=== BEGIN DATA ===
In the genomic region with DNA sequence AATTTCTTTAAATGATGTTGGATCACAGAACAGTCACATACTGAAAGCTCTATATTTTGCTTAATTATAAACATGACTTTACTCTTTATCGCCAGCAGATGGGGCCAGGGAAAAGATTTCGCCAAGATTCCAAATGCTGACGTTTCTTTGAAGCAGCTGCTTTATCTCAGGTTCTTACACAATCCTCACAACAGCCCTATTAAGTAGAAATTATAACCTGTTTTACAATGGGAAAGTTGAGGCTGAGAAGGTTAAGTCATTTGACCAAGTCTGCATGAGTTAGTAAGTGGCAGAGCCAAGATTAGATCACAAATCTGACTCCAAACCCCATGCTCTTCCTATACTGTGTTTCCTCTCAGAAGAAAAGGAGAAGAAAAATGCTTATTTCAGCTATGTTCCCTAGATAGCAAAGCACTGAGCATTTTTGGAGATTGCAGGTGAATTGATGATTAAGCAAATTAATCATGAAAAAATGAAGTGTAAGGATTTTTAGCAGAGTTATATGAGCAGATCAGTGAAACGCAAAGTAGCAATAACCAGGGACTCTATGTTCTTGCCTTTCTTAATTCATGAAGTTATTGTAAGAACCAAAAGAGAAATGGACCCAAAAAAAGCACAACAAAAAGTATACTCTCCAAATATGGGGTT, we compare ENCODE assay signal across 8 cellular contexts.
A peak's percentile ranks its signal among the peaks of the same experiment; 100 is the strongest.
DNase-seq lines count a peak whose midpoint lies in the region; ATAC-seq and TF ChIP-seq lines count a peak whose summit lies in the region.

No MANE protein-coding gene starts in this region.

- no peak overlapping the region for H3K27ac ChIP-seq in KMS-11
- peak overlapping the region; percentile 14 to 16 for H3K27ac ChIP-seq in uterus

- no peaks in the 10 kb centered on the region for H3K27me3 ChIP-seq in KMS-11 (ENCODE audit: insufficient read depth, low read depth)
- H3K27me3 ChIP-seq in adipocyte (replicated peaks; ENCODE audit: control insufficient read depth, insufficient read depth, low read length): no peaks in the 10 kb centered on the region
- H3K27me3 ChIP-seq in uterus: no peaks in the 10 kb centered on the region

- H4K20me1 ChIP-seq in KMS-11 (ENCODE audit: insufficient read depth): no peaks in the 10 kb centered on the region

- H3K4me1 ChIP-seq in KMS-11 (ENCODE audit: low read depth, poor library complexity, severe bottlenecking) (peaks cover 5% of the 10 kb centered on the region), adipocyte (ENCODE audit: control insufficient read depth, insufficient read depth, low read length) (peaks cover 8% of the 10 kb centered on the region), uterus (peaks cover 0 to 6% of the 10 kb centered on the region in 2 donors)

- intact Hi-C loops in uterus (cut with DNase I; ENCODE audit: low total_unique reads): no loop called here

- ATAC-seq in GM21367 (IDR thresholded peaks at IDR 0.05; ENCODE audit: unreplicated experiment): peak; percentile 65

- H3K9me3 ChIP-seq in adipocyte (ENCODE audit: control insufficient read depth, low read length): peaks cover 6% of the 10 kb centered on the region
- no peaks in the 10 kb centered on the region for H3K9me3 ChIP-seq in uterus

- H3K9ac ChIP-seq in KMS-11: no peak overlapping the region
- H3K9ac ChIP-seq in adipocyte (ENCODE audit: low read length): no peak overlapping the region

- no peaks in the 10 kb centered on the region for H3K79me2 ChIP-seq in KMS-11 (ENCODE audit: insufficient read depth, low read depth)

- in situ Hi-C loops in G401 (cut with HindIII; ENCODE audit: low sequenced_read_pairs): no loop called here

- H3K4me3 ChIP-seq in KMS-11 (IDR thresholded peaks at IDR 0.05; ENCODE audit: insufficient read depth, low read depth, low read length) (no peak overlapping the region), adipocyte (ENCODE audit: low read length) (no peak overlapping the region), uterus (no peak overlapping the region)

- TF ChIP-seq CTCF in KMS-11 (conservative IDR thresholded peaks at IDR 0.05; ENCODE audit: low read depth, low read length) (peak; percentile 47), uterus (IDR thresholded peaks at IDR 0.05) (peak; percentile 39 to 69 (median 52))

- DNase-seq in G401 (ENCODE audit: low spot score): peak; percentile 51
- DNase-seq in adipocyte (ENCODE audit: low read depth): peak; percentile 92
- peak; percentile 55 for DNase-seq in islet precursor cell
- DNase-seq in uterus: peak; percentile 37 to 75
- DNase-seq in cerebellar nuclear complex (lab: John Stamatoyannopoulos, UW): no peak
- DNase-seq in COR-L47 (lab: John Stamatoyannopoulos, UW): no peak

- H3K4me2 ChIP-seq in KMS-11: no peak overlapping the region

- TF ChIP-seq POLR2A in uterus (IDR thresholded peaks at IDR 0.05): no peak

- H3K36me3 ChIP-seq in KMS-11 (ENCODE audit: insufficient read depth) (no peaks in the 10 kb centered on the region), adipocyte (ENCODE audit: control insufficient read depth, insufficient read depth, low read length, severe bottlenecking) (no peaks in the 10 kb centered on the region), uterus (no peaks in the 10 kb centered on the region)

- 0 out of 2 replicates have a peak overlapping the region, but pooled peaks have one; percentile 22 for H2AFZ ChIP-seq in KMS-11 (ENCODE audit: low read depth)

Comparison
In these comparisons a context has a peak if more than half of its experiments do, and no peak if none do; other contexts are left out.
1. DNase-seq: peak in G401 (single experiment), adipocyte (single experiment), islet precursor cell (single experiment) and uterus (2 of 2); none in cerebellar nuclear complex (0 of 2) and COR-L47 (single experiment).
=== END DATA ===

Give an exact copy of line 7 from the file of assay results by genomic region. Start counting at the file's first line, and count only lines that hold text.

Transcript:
- no peaks in the 10 kb centered on the region for H3K27me3 ChIP-seq in KMS-11 (ENCODE audit: insufficient read depth, low read depth)